Bernal, Hubris

“Another such victory and we shall be utterly ruined.” King Pyrrhus leads the troops on to victory – of a sort.

Hubris update

by Miguel Antonio Bernal

The hubris syndrome, a form of ego disorder, has taken hold of our main rulers. It is evidenced, according to scientists, by “a narcissistic propensity to see their world primarily as a setting where they can exercise their power and seek glory”

During these past 14 months, conscientious citizens have been able to verify that we have been kidnapped for some time by deceitful “leaders” who are drunk with power and its privileges.

Two books, one by David Owen and J. Davidson (2009) “Hubris syndrome: an acquired personality disorder? A study of US Presidents and UK Prime Ministers over the last 100 years,” and “In Sickness and in Power” (2008), deepen this concept.

They emphasize, after studying the brains of political leaders, that: “power is so intoxicating that it ends up affecting the leaders’ judgment.”

Let’s look at some of the “Hubris syndrome screening” rules, based on Owen’s studies:

1. A predisposition to take actions that can give the individual a favorable light, in order to embellish his image.

2. An inordinate concern for image and presentation.

3. A messianic way of commenting on current affairs and a tendency to exaltation.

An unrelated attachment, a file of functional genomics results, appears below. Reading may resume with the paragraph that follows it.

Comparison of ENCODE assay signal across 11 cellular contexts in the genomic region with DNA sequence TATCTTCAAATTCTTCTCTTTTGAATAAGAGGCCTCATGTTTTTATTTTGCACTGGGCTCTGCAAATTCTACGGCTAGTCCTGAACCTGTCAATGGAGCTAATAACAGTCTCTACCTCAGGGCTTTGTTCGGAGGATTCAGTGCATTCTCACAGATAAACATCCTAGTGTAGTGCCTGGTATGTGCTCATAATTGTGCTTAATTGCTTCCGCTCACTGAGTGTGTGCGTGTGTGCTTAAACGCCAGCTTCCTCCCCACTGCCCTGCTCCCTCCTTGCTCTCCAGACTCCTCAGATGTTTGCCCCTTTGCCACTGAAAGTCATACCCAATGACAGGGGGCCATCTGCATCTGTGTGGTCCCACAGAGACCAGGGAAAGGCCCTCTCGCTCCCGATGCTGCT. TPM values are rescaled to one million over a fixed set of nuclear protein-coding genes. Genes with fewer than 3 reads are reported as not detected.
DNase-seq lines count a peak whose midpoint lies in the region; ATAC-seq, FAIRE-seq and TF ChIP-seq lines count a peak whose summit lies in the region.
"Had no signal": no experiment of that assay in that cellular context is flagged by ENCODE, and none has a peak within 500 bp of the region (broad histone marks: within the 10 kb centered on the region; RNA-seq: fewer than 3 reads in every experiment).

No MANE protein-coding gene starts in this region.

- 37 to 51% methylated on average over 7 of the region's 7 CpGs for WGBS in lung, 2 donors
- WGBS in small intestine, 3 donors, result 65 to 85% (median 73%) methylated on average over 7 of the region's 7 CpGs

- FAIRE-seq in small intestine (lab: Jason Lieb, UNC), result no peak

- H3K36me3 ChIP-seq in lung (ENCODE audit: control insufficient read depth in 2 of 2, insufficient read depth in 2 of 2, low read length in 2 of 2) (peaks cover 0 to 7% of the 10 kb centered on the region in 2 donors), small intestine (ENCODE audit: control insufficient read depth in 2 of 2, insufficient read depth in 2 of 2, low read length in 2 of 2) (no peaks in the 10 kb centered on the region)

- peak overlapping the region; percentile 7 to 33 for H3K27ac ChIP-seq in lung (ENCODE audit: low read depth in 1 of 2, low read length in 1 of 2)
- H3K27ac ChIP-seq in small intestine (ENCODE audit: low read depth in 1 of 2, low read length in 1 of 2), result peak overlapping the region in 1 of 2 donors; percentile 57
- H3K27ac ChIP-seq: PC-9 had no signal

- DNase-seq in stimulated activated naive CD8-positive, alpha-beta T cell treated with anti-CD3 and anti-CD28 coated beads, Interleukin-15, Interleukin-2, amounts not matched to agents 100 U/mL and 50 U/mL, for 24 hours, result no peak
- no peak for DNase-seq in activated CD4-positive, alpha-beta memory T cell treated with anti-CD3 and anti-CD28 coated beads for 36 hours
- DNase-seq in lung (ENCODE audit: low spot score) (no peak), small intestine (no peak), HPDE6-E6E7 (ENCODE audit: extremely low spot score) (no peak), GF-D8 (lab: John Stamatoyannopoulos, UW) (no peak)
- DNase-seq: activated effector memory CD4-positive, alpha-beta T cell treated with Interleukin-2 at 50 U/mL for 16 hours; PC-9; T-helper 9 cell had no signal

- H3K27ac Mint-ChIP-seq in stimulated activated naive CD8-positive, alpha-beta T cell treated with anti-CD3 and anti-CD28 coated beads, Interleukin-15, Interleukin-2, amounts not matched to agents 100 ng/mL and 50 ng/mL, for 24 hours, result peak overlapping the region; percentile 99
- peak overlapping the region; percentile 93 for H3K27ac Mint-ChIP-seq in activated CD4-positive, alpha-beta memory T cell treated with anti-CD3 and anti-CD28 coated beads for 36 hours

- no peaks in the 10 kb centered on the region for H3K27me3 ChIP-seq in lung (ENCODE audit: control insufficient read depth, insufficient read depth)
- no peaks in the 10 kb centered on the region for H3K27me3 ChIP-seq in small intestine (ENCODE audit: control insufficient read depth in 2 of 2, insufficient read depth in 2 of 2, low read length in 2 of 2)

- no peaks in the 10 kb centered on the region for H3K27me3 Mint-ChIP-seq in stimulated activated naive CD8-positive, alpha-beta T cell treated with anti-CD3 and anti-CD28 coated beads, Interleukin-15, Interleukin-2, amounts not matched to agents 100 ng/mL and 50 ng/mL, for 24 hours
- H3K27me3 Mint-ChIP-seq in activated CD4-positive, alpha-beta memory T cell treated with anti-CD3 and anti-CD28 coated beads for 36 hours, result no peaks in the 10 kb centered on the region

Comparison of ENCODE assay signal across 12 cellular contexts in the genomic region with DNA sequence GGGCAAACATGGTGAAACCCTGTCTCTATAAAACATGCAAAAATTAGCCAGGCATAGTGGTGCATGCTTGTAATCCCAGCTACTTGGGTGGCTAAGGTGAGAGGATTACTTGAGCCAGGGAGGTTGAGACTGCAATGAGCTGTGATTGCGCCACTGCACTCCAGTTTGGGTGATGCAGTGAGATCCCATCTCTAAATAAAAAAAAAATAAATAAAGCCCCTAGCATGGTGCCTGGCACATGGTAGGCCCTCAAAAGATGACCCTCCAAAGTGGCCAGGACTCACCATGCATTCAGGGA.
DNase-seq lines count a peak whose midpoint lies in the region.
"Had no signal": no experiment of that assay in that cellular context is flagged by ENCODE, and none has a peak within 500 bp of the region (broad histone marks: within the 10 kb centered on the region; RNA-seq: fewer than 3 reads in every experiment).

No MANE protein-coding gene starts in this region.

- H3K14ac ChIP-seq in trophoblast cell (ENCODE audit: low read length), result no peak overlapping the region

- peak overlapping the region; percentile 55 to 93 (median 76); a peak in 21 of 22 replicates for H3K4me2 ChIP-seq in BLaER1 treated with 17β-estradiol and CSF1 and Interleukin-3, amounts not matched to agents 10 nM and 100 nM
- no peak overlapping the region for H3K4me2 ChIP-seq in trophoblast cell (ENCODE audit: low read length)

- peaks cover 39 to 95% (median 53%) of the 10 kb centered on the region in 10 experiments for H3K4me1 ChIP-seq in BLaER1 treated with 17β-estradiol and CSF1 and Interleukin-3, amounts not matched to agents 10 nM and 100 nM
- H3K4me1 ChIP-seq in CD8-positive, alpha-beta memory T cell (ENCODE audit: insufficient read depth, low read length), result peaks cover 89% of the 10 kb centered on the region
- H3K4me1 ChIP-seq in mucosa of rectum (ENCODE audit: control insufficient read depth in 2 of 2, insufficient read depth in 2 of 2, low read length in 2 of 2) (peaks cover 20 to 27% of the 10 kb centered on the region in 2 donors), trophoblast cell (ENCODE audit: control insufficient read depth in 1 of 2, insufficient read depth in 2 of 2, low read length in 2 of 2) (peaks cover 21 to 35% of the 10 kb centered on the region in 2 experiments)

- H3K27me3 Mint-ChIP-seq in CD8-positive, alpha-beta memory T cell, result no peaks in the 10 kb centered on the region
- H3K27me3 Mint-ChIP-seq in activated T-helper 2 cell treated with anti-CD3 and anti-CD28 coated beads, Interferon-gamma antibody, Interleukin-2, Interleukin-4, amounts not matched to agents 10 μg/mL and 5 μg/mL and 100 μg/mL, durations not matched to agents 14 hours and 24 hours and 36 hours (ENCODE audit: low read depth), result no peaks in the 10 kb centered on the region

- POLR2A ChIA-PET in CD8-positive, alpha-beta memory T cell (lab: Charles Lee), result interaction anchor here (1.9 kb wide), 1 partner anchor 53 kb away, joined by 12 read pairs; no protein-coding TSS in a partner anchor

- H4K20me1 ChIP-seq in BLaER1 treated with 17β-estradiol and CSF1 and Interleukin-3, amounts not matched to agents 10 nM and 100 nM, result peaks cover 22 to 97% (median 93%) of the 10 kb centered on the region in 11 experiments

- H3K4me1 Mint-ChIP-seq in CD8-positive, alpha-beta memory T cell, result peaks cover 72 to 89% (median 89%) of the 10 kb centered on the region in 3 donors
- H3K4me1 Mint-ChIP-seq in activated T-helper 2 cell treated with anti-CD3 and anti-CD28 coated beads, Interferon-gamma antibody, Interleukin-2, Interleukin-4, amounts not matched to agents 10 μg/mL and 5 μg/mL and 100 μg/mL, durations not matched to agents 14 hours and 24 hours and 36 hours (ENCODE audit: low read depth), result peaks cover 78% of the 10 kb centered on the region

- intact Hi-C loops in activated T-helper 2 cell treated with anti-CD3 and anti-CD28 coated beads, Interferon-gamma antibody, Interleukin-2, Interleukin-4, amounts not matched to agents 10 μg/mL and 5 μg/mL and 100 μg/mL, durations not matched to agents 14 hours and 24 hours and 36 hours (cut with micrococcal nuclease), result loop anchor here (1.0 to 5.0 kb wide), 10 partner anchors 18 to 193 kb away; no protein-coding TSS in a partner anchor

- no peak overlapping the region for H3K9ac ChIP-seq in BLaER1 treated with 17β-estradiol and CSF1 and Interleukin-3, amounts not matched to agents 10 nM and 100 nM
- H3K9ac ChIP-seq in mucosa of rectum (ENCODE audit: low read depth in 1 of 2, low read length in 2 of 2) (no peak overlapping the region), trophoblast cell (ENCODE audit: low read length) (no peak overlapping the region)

4. An identification with the nation or an organization to the extent that his individual values, point of view and interests are identical.

5. A tendency to speak of oneself in the third person or to use the regal form of “we.”

6. Excessive confidence in your own judgment and a disregard for the advice or criticism of others.

7. An exaggerated personal approach, tending to the omnipotence, of what they are capable of carrying out.

8. A belief that before being accountable to all of their colleagues or to public opinion, the court to which they must answer is History or God. And the unshakable idea that such a court will absolve them

9. A loss of contact with reality, often linked to gradual isolation.

10. Agitation, recklessness and impulsiveness.

It is up to citizens to exercise control to avoid the irrational exercise of political power.



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